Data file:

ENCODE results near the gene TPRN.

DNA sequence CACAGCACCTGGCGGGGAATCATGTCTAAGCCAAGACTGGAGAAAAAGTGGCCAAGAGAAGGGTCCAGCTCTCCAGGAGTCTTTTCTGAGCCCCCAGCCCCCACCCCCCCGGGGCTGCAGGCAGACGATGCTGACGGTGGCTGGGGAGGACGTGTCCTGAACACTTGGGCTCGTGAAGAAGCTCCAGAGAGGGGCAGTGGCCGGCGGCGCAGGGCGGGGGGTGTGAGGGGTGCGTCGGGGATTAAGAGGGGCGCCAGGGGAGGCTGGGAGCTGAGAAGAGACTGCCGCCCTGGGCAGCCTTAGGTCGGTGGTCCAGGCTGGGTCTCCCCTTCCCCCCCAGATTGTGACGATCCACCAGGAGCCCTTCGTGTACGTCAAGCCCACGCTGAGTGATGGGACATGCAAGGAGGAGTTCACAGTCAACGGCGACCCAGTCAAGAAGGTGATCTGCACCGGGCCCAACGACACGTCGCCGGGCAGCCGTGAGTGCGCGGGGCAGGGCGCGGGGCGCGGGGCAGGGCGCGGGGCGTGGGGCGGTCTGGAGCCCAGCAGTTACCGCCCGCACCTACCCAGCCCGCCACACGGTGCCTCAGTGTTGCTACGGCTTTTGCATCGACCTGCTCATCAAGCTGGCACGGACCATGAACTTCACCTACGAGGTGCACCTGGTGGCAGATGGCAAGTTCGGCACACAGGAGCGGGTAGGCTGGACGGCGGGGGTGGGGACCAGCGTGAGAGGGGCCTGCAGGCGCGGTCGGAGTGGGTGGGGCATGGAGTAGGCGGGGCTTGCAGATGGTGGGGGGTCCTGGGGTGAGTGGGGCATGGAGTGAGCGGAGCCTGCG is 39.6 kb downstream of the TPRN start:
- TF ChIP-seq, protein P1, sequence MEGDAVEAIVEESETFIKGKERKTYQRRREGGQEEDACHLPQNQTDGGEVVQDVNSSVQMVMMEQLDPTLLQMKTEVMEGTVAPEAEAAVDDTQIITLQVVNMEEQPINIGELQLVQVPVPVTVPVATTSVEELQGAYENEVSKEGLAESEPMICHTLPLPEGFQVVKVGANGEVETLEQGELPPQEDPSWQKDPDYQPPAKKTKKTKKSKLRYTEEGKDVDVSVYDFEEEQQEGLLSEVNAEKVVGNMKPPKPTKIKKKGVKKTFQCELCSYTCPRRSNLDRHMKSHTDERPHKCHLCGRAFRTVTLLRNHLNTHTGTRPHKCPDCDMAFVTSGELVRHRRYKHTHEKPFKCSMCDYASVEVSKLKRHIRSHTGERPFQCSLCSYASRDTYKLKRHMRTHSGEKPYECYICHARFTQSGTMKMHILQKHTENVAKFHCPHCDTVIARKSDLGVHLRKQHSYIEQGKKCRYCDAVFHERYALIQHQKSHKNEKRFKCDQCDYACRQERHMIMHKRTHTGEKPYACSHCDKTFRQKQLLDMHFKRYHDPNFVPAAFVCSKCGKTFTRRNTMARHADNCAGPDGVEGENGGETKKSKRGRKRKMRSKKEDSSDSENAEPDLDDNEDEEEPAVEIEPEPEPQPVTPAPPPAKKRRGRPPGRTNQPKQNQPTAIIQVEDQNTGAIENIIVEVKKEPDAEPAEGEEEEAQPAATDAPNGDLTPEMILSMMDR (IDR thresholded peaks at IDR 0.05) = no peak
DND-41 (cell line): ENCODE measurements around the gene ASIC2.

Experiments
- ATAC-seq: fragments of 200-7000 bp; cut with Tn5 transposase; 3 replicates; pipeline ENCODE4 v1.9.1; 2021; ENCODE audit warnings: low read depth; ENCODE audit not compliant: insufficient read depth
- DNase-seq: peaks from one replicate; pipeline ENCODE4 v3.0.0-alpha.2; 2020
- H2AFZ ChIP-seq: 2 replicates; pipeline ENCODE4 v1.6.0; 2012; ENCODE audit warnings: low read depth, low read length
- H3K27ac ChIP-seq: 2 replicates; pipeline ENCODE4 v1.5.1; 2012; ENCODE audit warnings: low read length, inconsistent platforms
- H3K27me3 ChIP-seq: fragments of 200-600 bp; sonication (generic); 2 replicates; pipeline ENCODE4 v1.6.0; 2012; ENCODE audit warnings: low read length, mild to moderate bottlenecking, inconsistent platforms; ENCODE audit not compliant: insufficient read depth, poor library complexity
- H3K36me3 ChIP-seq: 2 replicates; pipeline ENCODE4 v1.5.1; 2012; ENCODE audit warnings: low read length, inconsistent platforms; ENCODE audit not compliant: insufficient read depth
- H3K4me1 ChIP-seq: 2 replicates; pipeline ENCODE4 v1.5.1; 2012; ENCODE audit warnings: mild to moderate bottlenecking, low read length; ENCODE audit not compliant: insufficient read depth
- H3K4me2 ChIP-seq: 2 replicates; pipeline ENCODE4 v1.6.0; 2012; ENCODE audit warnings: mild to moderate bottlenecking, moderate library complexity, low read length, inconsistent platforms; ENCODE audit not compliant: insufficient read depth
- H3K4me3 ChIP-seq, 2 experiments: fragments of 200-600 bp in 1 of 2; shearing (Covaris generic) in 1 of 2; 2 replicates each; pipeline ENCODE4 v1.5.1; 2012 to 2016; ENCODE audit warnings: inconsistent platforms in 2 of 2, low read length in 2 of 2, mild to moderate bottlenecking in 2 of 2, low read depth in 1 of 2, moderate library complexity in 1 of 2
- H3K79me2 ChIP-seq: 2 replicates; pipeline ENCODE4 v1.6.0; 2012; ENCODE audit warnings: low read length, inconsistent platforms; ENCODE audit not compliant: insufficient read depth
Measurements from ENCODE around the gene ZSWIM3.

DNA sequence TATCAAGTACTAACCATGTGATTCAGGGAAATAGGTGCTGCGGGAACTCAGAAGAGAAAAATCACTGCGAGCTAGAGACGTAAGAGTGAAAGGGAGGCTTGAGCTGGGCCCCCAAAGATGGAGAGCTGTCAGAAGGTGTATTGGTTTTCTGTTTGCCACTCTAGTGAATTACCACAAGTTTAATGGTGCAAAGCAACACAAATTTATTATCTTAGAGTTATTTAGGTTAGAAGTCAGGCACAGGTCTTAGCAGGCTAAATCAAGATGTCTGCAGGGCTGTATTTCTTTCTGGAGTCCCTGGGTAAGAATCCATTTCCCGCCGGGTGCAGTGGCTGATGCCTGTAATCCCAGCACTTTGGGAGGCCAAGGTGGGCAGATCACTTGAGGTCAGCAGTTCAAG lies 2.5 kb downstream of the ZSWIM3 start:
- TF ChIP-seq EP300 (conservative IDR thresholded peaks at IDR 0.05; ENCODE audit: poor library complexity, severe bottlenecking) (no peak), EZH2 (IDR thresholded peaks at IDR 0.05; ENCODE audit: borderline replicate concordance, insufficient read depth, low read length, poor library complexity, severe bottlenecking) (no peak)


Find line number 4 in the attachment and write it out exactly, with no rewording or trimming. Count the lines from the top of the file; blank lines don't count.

DND-41 (cell line): ENCODE measurements around the gene ASIC2.